Faleiro’s collection of stories feature Goan ghosts in Goan locales. The Fonseca clan gathers to celebrate Savio’s 75th birthday and, for some reason not really explained, one by one, they begin to tell of their experiences and encounters with denizens of the other world. Faleiro starts off tamely with the story of a much-loved son who has something to tell his ailing mother and comes in the form of a kogulbird. The tales start to get on stronger ground, if you will pardon the contradictory term, from then on. There are watery-eyes ghosts (indeed, a felicitous description) ghosts from the Portuguese Inquisition period; guilt-ridden nanny apparitions, and the like. Willy-nilly, the stories become a colourful background detail; the reader is basically gleaning a lot of information about the tale-tellers themselves, their quirks, their eccentricities, their belief or cynicism. And yes, life in Goa forms the subtle leitmotif.
Falerio employs no artful device in the telling of her story. The style and language are uncomplicated and the descriptive passages have an informed elegance. Only thing, the reader is likely to be in on the game (the main stratagem, if you will) long before the denouement; at least, this reader was. Also, this slim volume of carefully calibrated; almost gentle ghost stories with a lovely black and white cover picture, so full of atmosphere.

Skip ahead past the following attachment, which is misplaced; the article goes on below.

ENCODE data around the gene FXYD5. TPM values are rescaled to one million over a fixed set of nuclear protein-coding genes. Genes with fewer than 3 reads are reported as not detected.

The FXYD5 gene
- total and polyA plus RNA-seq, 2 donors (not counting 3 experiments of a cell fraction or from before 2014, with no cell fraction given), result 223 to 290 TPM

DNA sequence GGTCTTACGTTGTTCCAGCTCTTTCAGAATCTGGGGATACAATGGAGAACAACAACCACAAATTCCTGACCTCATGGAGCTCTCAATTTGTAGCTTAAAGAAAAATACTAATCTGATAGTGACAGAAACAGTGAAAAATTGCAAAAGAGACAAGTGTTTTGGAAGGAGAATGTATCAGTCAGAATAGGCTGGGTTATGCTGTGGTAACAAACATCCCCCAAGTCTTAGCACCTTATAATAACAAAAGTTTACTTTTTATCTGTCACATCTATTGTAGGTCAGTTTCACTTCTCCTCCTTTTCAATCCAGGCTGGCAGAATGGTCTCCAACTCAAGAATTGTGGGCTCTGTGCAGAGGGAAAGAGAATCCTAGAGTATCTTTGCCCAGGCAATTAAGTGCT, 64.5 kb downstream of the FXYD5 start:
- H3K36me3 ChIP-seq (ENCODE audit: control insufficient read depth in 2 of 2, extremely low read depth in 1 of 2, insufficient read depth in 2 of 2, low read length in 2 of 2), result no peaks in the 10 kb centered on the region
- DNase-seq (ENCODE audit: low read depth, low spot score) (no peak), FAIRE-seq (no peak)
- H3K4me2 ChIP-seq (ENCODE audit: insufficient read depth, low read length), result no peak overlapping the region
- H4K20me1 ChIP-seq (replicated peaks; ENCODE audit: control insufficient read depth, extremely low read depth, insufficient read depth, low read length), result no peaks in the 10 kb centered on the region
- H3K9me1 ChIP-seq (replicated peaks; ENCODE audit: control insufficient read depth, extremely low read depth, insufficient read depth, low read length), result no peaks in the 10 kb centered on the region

Minakshi Chaudhry curates supernatural sagas from Shimla and presents them for the reader’s delight in the most simplistic manner possible. Indeed, at times, the stories are forced to stand purely on their merit, because Chaudhry seems to be more collator than writer. It’s all there, right from the mist-laden trees on the jacket, the hoary chestnuts that attend to ghosts in hill towns: forlorn wraiths; churails who wander at ‘water sources’ between 12.00 noon and 3.00 pm; the dread sound of unseen hooves; the atmosphere always, but always, turning eerily chilly when a visitation is on; baleful and cranky ghosts balancing helpful and amiable ones; mostly unsuspecting victims and a couple who know or sense what they cannot see.
The book has a charming idea at its heart but falls heavily on the execution front. A room becomes a house in the same story; punctuation takes frequent leave of absence in a most substantial manner; tenses play fast and loose with the text. Repetition forms the backbone of these stories; apparently most of the ghosts conform to some code of behaviour. I would say the reader can safely give this lot of stories a skip but the book is in its fourth impression, so obviously one person’s lame ghost is another’s terror-inducing phantom.
The pick of this lot is Liddle’s set of short stories, which are not so much spectral or supernatural in nature as slice-of-life tales that come with a mandatory twist to each tale’s tail, a kicker that the reader starts to anticipate and second-guess soon. The people are everypeople, ordinary, banal but capable of mining their intrinsic base nature if the situation so required… and, in Liddle’s world, the situation frequently calls for such regression. So, overtly nice people turn just a wee bit evil; murder is contemplated and committed; the disadvantaged and the deprived choose to shrug rather than drown; and yes, everywhere, people give in limpidly to temptation.
Liddle does a nice line in creeps. Which is why the reader is willing to overlook minor league nuisances like italics where they don’t need to be, an awkwardly constructed sentence or two, incongruencies like Indian children making mud pies. Because, in the end, that one sometimes subtle, sometimes obvious quirk placed inside each story is a most appealing quirk.